It ain't 'Broken' - no need to fix it
Sometimes the trailer is the best thing about a movie. Other times it doesn't do the film justice, making it seem far more routine than it really is.
Such is the case with “Broken City,” which looks like just another urban thriller with Mark Wahlberg flexing his usual “you-talkin'-to-me?” East Coast attitude. The reality is that, while “Broken City” is hardly revolutionary, it's a slyly entertaining cop saga that leans more heavily on acting and dialogue than gunplay and chases.
Wahlberg is Billy Taggart, a New York City detective who left the force under a cloud seven years ago after a high-profile shooting. Now, he's a low-rent private eye who has been reduced to taking incriminating photos of wayward spouses. To add financial insult to career injury, he then has to hound his loutish clients to get paid.
So when the pugnacious mayor (Russell Crowe) summons Billy to his office, says he thinks the city's first lady (Catherine Zeta-Jones) has been playing around, and offers him $50,000 to come up with the goods, he's is more than happy to take the job. But the payday soon turns into a nightmare as Billy realizes that what seemed like a simple love triangle is really a complex web of political corruption and civic chicanery.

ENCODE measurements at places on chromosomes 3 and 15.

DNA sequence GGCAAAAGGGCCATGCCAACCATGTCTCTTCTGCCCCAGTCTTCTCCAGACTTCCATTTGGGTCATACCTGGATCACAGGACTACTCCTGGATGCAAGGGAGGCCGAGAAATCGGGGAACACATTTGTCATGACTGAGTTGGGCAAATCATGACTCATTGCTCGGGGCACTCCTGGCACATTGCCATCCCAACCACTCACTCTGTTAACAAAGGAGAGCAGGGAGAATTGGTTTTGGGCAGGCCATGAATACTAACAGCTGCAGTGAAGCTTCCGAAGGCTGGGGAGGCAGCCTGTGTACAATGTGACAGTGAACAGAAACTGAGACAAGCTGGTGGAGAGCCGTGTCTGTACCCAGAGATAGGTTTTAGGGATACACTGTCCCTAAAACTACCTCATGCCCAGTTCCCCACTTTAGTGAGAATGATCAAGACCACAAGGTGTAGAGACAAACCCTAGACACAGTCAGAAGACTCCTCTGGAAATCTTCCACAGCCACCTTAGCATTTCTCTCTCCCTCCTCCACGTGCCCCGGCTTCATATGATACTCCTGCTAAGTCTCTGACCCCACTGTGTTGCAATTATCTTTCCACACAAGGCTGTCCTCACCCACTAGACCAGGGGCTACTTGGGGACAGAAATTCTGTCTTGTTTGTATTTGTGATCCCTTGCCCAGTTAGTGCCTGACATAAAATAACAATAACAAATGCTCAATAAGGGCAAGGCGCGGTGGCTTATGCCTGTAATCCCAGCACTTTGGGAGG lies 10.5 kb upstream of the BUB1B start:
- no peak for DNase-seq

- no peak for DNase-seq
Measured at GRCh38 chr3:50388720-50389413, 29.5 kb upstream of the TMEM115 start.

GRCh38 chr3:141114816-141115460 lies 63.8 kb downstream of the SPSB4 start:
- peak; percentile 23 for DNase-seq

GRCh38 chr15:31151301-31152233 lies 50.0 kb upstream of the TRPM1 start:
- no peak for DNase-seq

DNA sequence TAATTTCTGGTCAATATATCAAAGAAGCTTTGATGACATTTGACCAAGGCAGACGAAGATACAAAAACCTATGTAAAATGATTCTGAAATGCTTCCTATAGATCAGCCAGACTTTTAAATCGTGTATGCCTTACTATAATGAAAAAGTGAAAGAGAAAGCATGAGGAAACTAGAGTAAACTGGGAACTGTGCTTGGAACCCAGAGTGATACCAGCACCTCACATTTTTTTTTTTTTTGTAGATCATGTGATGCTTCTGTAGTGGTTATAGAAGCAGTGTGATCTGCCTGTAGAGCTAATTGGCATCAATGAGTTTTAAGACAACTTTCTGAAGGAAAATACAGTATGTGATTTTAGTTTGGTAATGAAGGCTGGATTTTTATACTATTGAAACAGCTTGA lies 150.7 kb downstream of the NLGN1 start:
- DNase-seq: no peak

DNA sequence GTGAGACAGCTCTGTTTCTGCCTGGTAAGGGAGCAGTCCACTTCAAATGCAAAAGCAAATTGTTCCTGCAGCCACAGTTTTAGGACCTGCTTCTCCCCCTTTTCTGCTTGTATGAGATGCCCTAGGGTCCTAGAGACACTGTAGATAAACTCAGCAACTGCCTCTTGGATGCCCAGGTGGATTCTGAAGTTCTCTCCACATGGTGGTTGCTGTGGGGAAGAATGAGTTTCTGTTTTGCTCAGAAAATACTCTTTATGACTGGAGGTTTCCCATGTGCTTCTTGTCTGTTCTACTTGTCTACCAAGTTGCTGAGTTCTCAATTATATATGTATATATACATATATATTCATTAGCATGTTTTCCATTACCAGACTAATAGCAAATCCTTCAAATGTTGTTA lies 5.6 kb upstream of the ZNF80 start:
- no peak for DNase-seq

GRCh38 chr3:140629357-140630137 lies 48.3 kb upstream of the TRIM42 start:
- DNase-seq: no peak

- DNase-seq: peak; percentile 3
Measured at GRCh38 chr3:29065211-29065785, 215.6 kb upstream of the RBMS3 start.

As directed by Allen Hughes - in his first film that he didn't co-direct with brother Albert (“The Book of Eli,” “Dead Presidents” and “Menace II Society”) - “Broken City” feels more in the spirit of a gumshoe classic of a previous era. People have real conversations, the puzzle at the heart of the plot is genuinely intriguing, and Wahlberg and Crowe - who, thankfully, isn't called on to sing - turn in strong performances as their relationship shifts from cordial to hostile.
The script, written by newcomer Brian Tucker, also includes some welcome touches of light humor, often provided by the jokey relationship Billy has with his assistant, Katy (Alona Tal, “Supernatura”l).
Certainly, “Broken City” is no “Chinatown,” with which it shares some storyline similarities. But it also doesn't devolve into predictable action and easy resolutions, which gives it a leg up on its multiplex competition.
Now it just needs a new trailer.
Cary Darling is a staff writer for the Fort Worth Star-Telegram.